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All posts for the year 2011

Last years Retro Show was killer so Saturday lunchtime we pointed the MX5 at Santa Pod and hit the road. An afternoon and evening of heavy ale consumption didn’t serve to make an MX5 suitable accommodation for sleep as hoped (next time…a tent methinks!), but despite feeling pretty rough come Sunday morning, it was all worth it. The turnout was spectacular just like last year, with everything from stock obscure classics (Fiat Strada FTW!!) to full on drag cars like the mental Torment Racing Alky burning Chevette, which despite getting well out of shape still netted an 8.8 run. We parked up with the Retro Rides crew who put in a top display as usual with loads of variety. It’s too hard to pick a favourite from the hoards but high on my list of winners was Mick Wilkes’ gorgeous little Bedford HA van. Virtually stock looking on the outside but packing turbo XE power. A leisurely looking launch down the quarter saw it in the low 13’s but it’ll easily lay down low 12’s. What a machine! I gotta build something like that!

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R. J. W.Wilkinson was a curious kind of scrapyard. It was a proper old school vehicle dismantler and repair shop. A place where old cars went to be broken down into their component parts, which would subsequently be labeled and stored away to give life to other old cars in need. Engine re-bores and rebuilds were also offered along with numerous other services. But what makes the place special is it’s period of operation. It’s hard to say for sure when it started but as about a third of the stock seems to have been from pre-war, it must have been pretty early. Right through until the seventies, parts were meticulously stashed away with the business ceasing full time operation the following decade. Since then not much has changed but finally, having apparently reached his 90’s the old man passed on and so an era came to end, which brings me to the purpose of this post.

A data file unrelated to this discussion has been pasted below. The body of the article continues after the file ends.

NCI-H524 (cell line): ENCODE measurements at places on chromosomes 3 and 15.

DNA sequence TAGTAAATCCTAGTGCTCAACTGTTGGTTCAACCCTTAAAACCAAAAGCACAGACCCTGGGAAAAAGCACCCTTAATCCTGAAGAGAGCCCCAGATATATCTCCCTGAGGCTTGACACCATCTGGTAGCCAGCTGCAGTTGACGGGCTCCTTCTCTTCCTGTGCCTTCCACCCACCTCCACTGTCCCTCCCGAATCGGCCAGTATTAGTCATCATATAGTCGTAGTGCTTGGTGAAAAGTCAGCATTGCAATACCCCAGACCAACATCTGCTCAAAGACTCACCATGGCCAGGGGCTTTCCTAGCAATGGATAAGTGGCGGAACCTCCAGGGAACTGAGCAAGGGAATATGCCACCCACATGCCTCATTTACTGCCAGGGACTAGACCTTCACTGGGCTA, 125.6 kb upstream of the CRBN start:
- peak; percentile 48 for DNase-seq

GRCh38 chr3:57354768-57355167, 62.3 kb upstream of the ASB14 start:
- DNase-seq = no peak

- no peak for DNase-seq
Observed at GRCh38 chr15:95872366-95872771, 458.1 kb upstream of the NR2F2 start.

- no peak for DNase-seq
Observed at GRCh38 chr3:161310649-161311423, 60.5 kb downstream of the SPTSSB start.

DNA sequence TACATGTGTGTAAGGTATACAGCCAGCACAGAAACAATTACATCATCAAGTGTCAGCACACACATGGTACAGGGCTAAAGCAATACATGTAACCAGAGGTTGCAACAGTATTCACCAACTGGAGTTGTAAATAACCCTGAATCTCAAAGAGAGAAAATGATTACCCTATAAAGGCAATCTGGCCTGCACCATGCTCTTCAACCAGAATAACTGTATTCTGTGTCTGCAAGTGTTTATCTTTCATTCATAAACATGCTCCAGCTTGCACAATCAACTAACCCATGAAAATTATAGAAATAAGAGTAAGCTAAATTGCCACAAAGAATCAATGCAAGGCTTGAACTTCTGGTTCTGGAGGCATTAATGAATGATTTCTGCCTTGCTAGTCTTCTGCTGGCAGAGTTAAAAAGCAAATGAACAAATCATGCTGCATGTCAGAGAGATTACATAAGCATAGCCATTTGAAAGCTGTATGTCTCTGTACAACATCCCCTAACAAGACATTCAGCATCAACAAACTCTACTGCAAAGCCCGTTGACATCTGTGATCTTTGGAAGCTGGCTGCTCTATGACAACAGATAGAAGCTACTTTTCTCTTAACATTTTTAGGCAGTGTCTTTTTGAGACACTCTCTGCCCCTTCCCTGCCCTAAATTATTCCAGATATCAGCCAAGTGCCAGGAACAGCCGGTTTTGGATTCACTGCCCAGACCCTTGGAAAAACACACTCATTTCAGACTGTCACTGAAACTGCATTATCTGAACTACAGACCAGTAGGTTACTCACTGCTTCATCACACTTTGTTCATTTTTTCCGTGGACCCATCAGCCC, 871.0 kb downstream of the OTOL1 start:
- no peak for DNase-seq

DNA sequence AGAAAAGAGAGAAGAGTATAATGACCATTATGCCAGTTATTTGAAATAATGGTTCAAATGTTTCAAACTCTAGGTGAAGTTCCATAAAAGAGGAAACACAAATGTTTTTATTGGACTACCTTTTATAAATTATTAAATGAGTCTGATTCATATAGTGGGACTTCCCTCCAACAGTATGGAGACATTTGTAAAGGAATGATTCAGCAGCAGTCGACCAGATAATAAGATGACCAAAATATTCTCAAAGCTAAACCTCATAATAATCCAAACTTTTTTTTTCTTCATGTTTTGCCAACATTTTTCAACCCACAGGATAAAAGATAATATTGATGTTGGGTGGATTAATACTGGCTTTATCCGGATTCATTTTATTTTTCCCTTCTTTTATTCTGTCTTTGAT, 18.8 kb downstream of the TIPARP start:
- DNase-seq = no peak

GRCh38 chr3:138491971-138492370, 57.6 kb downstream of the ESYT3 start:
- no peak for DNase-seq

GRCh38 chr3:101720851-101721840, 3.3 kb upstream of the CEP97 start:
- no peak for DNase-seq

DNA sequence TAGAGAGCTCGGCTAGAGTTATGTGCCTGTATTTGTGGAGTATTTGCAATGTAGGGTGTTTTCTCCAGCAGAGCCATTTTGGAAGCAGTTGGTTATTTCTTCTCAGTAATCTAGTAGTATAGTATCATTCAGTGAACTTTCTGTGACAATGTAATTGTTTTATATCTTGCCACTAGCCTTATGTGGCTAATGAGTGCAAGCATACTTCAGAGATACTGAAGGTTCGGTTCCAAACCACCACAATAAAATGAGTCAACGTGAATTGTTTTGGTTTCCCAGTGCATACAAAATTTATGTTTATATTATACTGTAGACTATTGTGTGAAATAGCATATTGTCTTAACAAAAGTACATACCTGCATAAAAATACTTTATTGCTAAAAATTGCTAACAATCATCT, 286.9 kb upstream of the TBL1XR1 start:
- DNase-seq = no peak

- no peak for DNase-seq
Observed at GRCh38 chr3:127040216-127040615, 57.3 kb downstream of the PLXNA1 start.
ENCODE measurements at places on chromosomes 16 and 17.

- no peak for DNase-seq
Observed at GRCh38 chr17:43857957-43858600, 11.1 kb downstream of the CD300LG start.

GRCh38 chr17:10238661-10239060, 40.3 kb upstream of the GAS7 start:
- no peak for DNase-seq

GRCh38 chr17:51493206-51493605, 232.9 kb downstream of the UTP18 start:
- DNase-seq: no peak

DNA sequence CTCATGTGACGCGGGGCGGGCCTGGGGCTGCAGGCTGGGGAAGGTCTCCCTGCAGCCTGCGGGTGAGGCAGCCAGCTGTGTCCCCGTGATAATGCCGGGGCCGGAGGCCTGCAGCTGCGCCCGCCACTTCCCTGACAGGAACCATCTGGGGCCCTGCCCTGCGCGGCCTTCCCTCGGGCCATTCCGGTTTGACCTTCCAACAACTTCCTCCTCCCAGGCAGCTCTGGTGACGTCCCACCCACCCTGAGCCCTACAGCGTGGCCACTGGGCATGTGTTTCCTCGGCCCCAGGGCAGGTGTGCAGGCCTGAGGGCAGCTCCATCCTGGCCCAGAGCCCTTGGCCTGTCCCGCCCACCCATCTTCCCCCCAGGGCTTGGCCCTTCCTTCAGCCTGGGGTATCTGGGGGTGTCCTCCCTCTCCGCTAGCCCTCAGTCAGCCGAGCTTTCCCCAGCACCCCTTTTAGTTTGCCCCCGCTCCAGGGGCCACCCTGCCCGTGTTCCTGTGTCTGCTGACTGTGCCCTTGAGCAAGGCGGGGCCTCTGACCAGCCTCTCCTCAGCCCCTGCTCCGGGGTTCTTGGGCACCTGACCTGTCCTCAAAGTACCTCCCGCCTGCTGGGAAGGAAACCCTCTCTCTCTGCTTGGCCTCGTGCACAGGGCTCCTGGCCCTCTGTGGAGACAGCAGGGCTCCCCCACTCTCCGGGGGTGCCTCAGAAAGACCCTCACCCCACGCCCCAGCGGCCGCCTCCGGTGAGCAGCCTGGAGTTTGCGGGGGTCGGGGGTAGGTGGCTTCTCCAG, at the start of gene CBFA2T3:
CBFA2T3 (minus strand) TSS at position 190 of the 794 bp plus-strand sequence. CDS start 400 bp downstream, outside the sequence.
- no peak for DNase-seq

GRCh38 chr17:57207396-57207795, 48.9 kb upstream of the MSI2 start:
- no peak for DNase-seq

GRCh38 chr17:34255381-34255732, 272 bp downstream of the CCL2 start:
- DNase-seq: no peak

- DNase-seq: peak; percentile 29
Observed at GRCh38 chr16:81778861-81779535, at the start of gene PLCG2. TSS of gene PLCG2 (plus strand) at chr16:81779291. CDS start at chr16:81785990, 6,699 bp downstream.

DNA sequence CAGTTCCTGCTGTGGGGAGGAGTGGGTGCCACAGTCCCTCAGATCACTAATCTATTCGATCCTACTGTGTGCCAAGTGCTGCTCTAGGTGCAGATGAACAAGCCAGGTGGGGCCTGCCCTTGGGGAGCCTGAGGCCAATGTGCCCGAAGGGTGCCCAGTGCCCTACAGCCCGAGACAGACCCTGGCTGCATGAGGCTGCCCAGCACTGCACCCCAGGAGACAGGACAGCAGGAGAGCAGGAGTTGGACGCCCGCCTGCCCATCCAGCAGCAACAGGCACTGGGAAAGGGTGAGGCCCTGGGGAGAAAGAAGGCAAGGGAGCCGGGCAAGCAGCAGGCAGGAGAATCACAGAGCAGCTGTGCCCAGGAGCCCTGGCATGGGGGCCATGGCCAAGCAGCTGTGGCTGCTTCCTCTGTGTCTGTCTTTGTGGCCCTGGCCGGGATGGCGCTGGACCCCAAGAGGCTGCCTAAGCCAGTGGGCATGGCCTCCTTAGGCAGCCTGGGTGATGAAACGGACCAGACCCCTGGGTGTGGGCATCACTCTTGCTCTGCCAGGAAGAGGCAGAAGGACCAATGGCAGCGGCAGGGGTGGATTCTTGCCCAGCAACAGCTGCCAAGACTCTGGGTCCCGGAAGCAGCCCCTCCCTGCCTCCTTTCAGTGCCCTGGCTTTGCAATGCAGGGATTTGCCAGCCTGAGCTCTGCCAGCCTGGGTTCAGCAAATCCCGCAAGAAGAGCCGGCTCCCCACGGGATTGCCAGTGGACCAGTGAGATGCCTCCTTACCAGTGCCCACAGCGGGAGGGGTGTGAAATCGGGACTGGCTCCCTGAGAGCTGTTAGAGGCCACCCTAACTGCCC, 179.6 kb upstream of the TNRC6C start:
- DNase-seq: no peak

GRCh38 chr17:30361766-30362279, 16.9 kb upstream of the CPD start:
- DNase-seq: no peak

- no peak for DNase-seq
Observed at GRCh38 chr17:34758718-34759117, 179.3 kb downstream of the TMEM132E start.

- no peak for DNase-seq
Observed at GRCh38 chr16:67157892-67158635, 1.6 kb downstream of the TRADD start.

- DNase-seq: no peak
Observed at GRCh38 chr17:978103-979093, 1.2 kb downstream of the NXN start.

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Sunday was our local classic car show. To be honest, I don’t often go, even though it’s the nearest event. Much as I love old cars, I find most classic car shows terminally dull. Still, I figured I should support local shows and to be fair, there was some nice machinery there. Sadly, my camera battery died before I’d been right round the show so I missed a few things but if you click through, you can peruse the shots I did take.

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Okay, pre war car buffs… I need your help! I got these at a car boot sale yesterday, purely because they are nice looking and if nothing else, they’d look good hanging on my garage wall! But I’d be interested to know what they are from. They are made by C. M, Hall Lamp Company of Detroit and some preliminary online investigations suggest they date from around 1929. The lenses are flat and are marked 8 3/4 x 7 63/64 with a part number 12941. These kind of lenses were used in quite a number of cars… Ford Model A, Packards and even Rolls Royce but what I can’t figure is what are these particular ones are from as the ornate chrome surrounds don’t seem to match anything I’ve looked at online. More pics after the jump…

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As I drove home from a recent trip into town, I spied this Nissan Vanette parked up by the roadside with a for sale sign in it. I figured it might come in handy so it followed me home. It’s a pretty sedate 2.0L diesel but drives great. Amazingly the seats aren’t ripped to shreds which seems to be the norm for these old vans. Bit of rust here and there but solid where it counts. It won’t take much to get this thing into decent shape but for now I just want it as a parts hauler. However, before it could be used, one important change was needed…

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I picked this nice exhaust manifold at a recent autojumble. It was cheap enough to take a chance on it being close enough to adapt to fit something else… but what is it from? It’s clearly from a non-crossflow six cylinder of some sort and sits to the left side of the engine. The square end ports and round centre ports are quite distinctive but so far I’ve not been able to figure what it’s for. Any ideas? Click through for more pictures…

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